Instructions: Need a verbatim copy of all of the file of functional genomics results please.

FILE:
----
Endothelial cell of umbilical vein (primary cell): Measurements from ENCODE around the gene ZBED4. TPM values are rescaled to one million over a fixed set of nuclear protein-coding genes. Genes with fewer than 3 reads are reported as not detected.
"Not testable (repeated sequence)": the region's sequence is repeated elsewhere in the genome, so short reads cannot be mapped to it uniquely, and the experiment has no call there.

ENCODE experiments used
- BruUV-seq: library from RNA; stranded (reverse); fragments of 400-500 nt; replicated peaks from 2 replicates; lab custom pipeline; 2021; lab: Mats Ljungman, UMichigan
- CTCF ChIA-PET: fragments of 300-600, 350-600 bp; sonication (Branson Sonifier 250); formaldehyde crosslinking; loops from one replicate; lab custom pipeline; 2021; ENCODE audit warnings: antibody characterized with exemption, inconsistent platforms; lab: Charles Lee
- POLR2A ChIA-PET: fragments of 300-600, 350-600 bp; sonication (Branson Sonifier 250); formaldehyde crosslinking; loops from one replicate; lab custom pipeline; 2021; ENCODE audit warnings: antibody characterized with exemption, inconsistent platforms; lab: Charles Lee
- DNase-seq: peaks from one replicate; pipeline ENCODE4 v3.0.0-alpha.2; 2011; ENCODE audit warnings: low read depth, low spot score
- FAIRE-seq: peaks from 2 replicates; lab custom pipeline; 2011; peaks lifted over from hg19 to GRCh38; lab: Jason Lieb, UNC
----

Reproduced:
Endothelial cell of umbilical vein (primary cell): Measurements from ENCODE around the gene ZBED4. TPM values are rescaled to one million over a fixed set of nuclear protein-coding genes. Genes with fewer than 3 reads are reported as not detected.
"Not testable (repeated sequence)": the region's sequence is repeated elsewhere in the genome, so short reads cannot be mapped to it uniquely, and the experiment has no call there.

ENCODE experiments used
- BruUV-seq: library from RNA; stranded (reverse); fragments of 400-500 nt; replicated peaks from 2 replicates; lab custom pipeline; 2021; lab: Mats Ljungman, UMichigan
- CTCF ChIA-PET: fragments of 300-600, 350-600 bp; sonication (Branson Sonifier 250); formaldehyde crosslinking; loops from one replicate; lab custom pipeline; 2021; ENCODE audit warnings: antibody characterized with exemption, inconsistent platforms; lab: Charles Lee
- POLR2A ChIA-PET: fragments of 300-600, 350-600 bp; sonication (Branson Sonifier 250); formaldehyde crosslinking; loops from one replicate; lab custom pipeline; 2021; ENCODE audit warnings: antibody characterized with exemption, inconsistent platforms; lab: Charles Lee
- DNase-seq: peaks from one replicate; pipeline ENCODE4 v3.0.0-alpha.2; 2011; ENCODE audit warnings: low read depth, low spot score
- FAIRE-seq: peaks from 2 replicates; lab custom pipeline; 2011; peaks lifted over from hg19 to GRCh38; lab: Jason Lieb, UNC